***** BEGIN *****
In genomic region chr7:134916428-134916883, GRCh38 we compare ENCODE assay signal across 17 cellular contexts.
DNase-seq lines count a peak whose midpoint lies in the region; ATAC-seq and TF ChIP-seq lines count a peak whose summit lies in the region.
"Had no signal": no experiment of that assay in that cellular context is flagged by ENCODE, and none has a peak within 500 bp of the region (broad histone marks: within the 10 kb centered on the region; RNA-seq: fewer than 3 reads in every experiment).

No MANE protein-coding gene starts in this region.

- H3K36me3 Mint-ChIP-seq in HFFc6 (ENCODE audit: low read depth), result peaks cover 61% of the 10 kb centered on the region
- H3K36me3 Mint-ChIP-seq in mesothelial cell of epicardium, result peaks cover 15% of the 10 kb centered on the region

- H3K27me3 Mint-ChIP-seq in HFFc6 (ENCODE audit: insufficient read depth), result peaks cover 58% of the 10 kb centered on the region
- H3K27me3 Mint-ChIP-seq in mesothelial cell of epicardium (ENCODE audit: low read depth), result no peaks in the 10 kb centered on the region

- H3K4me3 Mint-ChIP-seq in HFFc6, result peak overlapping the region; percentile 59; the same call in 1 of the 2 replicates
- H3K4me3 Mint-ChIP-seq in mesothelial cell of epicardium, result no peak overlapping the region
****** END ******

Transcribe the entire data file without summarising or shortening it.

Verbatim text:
In genomic region chr7:134916428-134916883, GRCh38 we compare ENCODE assay signal across 17 cellular contexts.
DNase-seq lines count a peak whose midpoint lies in the region; ATAC-seq and TF ChIP-seq lines count a peak whose summit lies in the region.
"Had no signal": no experiment of that assay in that cellular context is flagged by ENCODE, and none has a peak within 500 bp of the region (broad histone marks: within the 10 kb centered on the region; RNA-seq: fewer than 3 reads in every experiment).

No MANE protein-coding gene starts in this region.

- H3K36me3 Mint-ChIP-seq in HFFc6 (ENCODE audit: low read depth), result peaks cover 61% of the 10 kb centered on the region
- H3K36me3 Mint-ChIP-seq in mesothelial cell of epicardium, result peaks cover 15% of the 10 kb centered on the region

- H3K27me3 Mint-ChIP-seq in HFFc6 (ENCODE audit: insufficient read depth), result peaks cover 58% of the 10 kb centered on the region
- H3K27me3 Mint-ChIP-seq in mesothelial cell of epicardium (ENCODE audit: low read depth), result no peaks in the 10 kb centered on the region

- H3K4me3 Mint-ChIP-seq in HFFc6, result peak overlapping the region; percentile 59; the same call in 1 of the 2 replicates
- H3K4me3 Mint-ChIP-seq in mesothelial cell of epicardium, result no peak overlapping the region